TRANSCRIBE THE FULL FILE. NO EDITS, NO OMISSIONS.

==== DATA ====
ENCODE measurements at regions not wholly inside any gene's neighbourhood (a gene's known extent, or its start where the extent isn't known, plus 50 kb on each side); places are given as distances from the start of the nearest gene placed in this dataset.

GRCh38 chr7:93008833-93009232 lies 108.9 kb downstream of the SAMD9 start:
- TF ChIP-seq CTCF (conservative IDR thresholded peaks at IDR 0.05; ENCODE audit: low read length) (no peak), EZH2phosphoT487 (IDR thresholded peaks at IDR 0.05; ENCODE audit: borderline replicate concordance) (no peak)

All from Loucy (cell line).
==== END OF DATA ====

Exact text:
ENCODE measurements at regions not wholly inside any gene's neighbourhood (a gene's known extent, or its start where the extent isn't known, plus 50 kb on each side); places are given as distances from the start of the nearest gene placed in this dataset.

GRCh38 chr7:93008833-93009232 lies 108.9 kb downstream of the SAMD9 start:
- TF ChIP-seq CTCF (conservative IDR thresholded peaks at IDR 0.05; ENCODE audit: low read length) (no peak), EZH2phosphoT487 (IDR thresholded peaks at IDR 0.05; ENCODE audit: borderline replicate concordance) (no peak)

All from Loucy (cell line).